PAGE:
Abstract 3013: Identification of Novel Genes Directly Upregulated by Class II Histone Deacetylases
Introduction: Class II histone deacetylases (HDACs) are considered transcriptional inhibitors that repress cardiac hypertrophy, yet their target genes are largely unknown. Transcriptional analysis of targets is complicated because HDACs can inhibit the expression of both activators and repressors. Thus, distinguishing between primary and secondary targets remain difficult. The aim of this study was to identify direct target genes for HDACs in cardiomyocytes.
Methods: A novel surrogate system for the chromatin immunoprecipitation (ChiP) technique, termed DamID, was used to map genome-wide occupancy of HDAC4 binding sites in rat cardiomyocytes using promoter microarrays. Expression analysis on microarrays was performed following adenoviral expression of HDAC4. This method generated a list of direct target genes whose promoter was occupied by HDAC4, and whose expression was significantly changed by HDAC4.
Results: Cluster analysis revealed 85 genes which were directly down-regulated by HDAC4. This cluster was highly enriched for sarcomeric genes (11.8% of genes, p<0.001), such as troponin and myosin heavy-chain. Similarly, calcium regulatory proteins (9.6%, p=0.01) such as the L-type calcium channel and phospolamban, were also reduced. HDAC4 is classically known to act as a repressor. However, this method revealed 40 direct target genes which were up-regulated by HDAC4. This cluster was highly enriched for cell cycle genes (29.4%, p=0.01) and angiogenesis genes, such as angiopoietin-like (11.7%, p=0.004). We then validated selected genes from the up- and down-regulated clusters using conventional ChiP and quantitative RT-PCR assays. Results from these analyses confirmed the data obtained from the microarray analysis.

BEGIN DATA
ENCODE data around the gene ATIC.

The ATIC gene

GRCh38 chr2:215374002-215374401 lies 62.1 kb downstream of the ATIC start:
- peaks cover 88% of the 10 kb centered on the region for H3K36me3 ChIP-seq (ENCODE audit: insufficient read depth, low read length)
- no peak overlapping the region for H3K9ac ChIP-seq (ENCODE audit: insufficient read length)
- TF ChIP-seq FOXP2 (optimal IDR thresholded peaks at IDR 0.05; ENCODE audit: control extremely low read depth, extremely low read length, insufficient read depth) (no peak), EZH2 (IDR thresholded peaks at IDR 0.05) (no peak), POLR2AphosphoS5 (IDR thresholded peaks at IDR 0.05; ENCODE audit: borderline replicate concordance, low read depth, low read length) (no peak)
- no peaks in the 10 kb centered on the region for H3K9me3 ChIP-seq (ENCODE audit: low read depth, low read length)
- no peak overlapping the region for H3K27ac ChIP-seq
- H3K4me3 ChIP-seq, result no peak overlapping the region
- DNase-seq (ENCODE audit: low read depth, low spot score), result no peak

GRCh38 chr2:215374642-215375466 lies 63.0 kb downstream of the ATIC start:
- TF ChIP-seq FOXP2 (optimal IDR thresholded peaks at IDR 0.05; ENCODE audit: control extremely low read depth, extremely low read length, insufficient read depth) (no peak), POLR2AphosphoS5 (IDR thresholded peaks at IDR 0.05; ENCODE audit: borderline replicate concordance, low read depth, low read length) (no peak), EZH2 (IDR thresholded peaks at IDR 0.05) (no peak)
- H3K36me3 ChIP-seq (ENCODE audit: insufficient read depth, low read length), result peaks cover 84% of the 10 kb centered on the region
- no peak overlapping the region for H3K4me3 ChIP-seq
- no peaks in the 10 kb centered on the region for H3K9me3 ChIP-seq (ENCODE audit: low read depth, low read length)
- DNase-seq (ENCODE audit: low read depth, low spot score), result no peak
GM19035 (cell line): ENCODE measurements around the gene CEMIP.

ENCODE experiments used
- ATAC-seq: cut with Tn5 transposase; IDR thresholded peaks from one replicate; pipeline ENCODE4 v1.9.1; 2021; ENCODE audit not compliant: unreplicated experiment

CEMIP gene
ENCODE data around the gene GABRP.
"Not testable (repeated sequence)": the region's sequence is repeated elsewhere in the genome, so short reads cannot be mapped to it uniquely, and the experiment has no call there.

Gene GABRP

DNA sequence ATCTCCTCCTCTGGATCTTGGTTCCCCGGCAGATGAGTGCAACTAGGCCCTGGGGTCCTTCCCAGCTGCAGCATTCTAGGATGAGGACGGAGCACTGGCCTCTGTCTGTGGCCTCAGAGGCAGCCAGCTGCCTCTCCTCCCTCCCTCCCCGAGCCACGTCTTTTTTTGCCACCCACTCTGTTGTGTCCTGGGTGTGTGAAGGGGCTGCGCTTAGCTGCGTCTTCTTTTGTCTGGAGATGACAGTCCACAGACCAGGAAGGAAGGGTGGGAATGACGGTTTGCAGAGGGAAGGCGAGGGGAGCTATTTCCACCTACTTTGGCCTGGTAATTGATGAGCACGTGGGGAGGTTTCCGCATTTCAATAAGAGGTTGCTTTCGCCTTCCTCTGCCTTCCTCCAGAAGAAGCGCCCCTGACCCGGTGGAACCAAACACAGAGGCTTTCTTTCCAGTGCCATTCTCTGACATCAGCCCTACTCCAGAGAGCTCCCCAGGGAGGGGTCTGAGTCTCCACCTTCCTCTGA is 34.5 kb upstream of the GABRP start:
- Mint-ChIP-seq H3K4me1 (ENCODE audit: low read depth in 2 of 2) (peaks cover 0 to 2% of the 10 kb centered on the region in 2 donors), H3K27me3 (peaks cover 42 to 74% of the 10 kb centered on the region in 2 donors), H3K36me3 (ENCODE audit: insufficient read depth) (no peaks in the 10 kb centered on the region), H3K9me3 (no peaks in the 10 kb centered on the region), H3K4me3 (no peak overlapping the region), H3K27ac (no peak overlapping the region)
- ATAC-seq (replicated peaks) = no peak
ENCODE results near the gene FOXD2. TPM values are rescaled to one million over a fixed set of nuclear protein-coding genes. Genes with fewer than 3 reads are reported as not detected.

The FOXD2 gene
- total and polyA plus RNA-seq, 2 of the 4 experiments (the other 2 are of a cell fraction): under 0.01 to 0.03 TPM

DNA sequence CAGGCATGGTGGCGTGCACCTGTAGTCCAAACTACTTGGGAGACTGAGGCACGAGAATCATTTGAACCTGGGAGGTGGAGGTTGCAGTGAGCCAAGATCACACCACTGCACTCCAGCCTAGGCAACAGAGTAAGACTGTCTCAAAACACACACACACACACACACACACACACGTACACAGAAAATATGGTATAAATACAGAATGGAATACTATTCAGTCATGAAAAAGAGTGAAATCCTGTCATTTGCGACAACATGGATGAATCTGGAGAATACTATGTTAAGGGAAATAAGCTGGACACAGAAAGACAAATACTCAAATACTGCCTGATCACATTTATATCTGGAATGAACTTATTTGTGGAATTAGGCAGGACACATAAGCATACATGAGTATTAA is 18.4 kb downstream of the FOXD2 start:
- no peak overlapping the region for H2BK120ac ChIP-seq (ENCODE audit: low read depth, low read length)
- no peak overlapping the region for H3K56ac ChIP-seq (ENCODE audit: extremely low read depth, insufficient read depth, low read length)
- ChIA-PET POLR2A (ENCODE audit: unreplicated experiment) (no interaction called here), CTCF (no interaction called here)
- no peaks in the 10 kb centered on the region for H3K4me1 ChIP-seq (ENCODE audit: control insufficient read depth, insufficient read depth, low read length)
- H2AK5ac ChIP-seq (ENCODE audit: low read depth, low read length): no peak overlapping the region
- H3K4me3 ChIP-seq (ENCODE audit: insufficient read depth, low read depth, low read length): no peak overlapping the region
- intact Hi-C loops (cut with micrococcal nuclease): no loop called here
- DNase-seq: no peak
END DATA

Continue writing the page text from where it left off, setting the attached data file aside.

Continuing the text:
Conclusions: Using a genome wide unbiased approach we have identified, for the first time, direct targets of HDAC4. Remarkably, this analysis identified a large number of genes which are upregulated by HDAC4. This result suggests HDAC4 may also function to activate genes, along with its known ability as a repressor. Thus, HDAC4 as an activator may represent a paradigm shift in the understanding of the function of these deacetylases.